Straight from the Quiver: Smells like teen spirit

Lion dancers kicked-off the party in the quaint nation-state of Singapore. They pranced up and down the stage as part of an elaborate production number as fireworks bled momentarily in the sky above and were eventually gobbled up by the hungry night.

The revelry marked the conclusion of the first ever Youth Olympic Games, a 12-day event which aims to showcase the talents of aspiring athletes aged 14-18. As emotions shot up as the Olympic flame was doused, the nine-man delegation of the Philippines to the games was left baffled as to why they were unable to win even a single medal.

China again epitomized an excellent sports development program as they annexed 29 gold medals in the final tally, turning the Youth Olympics into their personal gold mine. Russia and South Korea also had strong showings as they bagged 16 and 10 gold medals, respectively.

How about the Philippines? Nada. Our slate in the medal tally is as clean as the streets of Singapore, once upon a time a sleepy fishing village, but has metamorphosed into one of the world’s leading financial powers. Their might has transcended the financial world and has shown even in the sports programs of their young guns as they also managed to win medals. But in the Lion City, our nation failed to get even a mouse’s share of the loot.

The best finish the Pinoys managed was fifth place in the 63 kg Division of Weightlifting, a feat achieved by Patricia Lleva. Swimmer Jessie King Lacuna flirted with the possibility of finally copping that breakthrough medal by making it to the finals of the 200-meter freestyle event, only to finish eighth after the dust had settled.

Our cagers, representatives of the well-loved sport of basketball, dropped their first three outings before managing a laudable ninth place finish after cruising to four straight victories, the last a 34-23 blasting of the Puerto Ricans.

Rounding out the string of decent finishes for Filipinos is swimmer Jasmine Alkhaldi, who finished 12th in her 100-meter freestyle event. Jin Kirk Barbosa and tennis player Jeson Patrombon both failed to make it past the first round.

What does this tell us about our sports programs? Well, a lot. That our athletes even made it this far without sufficient funding and training already speaks volumes about their capabilities. Definitely there is talent here. What is missing, of course, is not only money, but a concrete sports program, one that truly molds these athletes who are brimming with vitality into becoming medalists in forthcoming international athletic events.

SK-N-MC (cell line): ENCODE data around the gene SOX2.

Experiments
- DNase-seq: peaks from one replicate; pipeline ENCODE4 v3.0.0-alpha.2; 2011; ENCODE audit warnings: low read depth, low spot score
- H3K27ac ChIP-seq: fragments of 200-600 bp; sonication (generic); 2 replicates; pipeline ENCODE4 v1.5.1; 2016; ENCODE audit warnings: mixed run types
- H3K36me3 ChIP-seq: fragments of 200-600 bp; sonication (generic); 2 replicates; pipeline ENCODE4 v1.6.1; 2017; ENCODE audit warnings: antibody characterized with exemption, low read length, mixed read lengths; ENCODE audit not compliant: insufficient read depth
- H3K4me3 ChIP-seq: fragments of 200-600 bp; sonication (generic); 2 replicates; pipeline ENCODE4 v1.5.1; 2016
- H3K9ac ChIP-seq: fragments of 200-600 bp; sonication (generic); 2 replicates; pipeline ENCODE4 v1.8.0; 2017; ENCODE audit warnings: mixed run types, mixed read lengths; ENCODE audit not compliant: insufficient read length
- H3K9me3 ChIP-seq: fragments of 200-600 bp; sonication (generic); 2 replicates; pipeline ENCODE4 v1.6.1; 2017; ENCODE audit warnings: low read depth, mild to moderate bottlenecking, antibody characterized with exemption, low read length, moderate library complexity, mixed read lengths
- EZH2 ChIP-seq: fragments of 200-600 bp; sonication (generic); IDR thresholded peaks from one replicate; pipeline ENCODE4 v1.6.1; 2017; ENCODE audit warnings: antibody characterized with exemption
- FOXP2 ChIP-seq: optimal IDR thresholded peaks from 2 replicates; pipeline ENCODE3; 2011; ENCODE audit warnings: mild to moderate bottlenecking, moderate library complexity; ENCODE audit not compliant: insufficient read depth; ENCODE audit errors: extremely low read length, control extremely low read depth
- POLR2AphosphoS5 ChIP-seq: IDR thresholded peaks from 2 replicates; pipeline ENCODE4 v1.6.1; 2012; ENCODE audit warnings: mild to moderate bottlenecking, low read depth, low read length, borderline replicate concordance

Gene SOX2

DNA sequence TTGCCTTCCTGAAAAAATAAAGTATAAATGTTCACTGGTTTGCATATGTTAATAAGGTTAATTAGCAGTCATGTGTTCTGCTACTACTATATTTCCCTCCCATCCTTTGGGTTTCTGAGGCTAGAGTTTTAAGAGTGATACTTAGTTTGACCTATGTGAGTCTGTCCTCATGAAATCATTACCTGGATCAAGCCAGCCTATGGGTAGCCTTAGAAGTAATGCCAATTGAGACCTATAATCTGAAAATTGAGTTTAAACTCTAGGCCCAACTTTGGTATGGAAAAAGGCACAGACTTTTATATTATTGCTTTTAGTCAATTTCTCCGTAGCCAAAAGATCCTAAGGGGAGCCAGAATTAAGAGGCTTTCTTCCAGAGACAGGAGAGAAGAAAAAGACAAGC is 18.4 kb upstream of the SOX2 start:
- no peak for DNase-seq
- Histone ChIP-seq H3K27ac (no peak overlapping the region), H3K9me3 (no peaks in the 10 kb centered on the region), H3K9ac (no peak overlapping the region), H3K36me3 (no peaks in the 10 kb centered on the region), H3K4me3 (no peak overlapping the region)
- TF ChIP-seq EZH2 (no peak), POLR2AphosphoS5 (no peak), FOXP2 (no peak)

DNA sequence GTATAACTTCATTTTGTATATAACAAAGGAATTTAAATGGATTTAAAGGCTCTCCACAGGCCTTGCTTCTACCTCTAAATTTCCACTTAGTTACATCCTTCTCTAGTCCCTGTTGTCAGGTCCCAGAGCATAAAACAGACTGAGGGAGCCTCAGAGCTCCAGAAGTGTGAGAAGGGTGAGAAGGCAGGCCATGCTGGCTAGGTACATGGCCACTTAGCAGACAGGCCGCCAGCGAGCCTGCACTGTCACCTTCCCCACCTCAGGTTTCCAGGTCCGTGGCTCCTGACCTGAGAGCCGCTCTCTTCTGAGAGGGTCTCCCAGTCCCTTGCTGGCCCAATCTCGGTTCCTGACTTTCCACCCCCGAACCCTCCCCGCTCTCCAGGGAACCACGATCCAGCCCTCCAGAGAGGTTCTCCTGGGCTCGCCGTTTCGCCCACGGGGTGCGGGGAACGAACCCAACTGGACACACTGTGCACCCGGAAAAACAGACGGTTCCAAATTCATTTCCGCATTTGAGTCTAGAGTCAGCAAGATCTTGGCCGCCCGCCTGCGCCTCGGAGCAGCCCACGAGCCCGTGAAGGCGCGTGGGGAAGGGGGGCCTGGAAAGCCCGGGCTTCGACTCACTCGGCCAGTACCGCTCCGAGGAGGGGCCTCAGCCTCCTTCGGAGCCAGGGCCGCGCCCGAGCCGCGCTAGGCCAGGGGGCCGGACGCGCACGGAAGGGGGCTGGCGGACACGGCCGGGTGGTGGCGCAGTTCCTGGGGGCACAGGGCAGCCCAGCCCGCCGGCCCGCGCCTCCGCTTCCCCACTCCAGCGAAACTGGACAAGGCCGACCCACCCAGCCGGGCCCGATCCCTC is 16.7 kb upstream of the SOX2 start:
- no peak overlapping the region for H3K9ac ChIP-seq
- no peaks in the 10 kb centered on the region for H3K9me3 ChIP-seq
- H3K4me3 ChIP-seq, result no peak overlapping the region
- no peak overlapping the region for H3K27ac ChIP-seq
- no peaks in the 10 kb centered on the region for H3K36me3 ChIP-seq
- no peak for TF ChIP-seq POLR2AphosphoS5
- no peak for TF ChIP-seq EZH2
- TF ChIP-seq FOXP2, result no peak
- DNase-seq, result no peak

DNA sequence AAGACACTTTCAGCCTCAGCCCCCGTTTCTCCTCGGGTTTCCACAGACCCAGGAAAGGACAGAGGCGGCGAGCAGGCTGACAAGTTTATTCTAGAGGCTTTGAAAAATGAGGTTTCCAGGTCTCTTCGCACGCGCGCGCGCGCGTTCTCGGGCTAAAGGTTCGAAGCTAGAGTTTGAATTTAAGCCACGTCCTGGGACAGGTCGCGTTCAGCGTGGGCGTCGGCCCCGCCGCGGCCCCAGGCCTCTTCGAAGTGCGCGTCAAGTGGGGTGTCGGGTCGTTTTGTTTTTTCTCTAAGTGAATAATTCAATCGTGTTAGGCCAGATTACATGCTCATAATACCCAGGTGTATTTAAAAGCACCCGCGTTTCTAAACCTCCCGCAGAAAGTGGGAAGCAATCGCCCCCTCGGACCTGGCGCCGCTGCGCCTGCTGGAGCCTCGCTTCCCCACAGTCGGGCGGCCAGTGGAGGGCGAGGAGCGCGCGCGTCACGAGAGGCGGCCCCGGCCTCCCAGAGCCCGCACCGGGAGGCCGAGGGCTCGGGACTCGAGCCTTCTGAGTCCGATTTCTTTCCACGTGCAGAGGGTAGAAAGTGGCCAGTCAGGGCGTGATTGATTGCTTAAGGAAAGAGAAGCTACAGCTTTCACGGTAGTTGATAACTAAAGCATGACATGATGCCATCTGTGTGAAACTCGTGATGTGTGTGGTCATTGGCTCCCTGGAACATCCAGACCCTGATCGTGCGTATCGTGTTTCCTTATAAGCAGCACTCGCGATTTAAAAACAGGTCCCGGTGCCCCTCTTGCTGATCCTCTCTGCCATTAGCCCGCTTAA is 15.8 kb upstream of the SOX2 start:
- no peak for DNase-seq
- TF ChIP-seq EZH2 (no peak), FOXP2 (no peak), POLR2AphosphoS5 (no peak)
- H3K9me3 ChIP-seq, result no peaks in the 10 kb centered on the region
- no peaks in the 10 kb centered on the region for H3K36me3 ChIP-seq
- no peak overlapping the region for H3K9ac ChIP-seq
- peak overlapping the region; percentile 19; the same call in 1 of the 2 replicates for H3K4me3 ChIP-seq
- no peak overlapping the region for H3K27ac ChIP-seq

The Youth Olympics is supposed to be the stepping stone for our young athletes, but our brief stint in Singapore only bared that the stepping stone for our athletes is wobbly, derelict and in dire need of maintenance. If substantial attention on the development of our athletes outside of basketball continues to remain elusive, then that rickety stepping stone may one day finally bite the dust and be forever destroyed.

It is four years before the second installment of the Youth Olympic Games transpires in Nanjing, China but four years will be barren if those in charge of our youthful athletes revert to useless head-scratching and finger-pointing. There is still enough time to reconstruct and polish that stepping stone, and that time starts now.


Last August 22 was a day of infamy for La Salle fans. The Green Archers were being given a spanking by the Ateneo Blue Eagles, but I was staunchly hoping that they would finally hit their stride and mount a comeback.

While on my way from the bathroom sometime during the third quarter, there rang a collective scream from the arena. It was so loud it could mean only one thing: The Boys from Taft were clawing their way back into the game. I ran back to the arena, but I saw the Eagles were still ahead by a huge margin.

Why did the fans scream as if the score was all knotted up? I asked one girl (who was clad in a Green shirt, if you must know), and the reply was, “Yung face kasi of Chris Tiu was flashed on the screen. He’s so gwapo talaga!

So much for school spirit.

Imman Canicosa

By Imman Canicosa

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